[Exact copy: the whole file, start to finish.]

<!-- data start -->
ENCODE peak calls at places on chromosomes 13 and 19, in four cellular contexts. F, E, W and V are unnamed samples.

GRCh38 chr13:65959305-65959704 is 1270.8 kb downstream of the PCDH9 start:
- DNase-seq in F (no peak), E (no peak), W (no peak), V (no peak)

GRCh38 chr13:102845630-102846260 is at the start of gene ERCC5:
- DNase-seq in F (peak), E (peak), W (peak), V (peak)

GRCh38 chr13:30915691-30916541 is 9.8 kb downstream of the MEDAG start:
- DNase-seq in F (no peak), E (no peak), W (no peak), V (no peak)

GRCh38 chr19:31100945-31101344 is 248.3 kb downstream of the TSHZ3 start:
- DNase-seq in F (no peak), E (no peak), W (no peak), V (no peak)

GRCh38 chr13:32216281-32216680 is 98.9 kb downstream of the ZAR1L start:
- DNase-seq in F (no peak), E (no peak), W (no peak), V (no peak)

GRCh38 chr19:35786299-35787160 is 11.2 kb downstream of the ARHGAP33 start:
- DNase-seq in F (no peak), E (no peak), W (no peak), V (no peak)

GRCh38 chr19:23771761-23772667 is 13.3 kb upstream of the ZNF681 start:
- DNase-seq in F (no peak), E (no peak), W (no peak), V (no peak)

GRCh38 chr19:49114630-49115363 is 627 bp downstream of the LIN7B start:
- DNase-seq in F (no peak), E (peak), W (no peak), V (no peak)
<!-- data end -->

ENCODE peak calls at places on chromosomes 13 and 19, in four cellular contexts. F, E, W and V are unnamed samples.

GRCh38 chr13:65959305-65959704 is 1270.8 kb downstream of the PCDH9 start:
- DNase-seq in F (no peak), E (no peak), W (no peak), V (no peak)

GRCh38 chr13:102845630-102846260 is at the start of gene ERCC5:
- DNase-seq in F (peak), E (peak), W (peak), V (peak)

GRCh38 chr13:30915691-30916541 is 9.8 kb downstream of the MEDAG start:
- DNase-seq in F (no peak), E (no peak), W (no peak), V (no peak)

GRCh38 chr19:31100945-31101344 is 248.3 kb downstream of the TSHZ3 start:
- DNase-seq in F (no peak), E (no peak), W (no peak), V (no peak)

GRCh38 chr13:32216281-32216680 is 98.9 kb downstream of the ZAR1L start:
- DNase-seq in F (no peak), E (no peak), W (no peak), V (no peak)

GRCh38 chr19:35786299-35787160 is 11.2 kb downstream of the ARHGAP33 start:
- DNase-seq in F (no peak), E (no peak), W (no peak), V (no peak)

GRCh38 chr19:23771761-23772667 is 13.3 kb upstream of the ZNF681 start:
- DNase-seq in F (no peak), E (no peak), W (no peak), V (no peak)

GRCh38 chr19:49114630-49115363 is 627 bp downstream of the LIN7B start:
- DNase-seq in F (no peak), E (peak), W (no peak), V (no peak)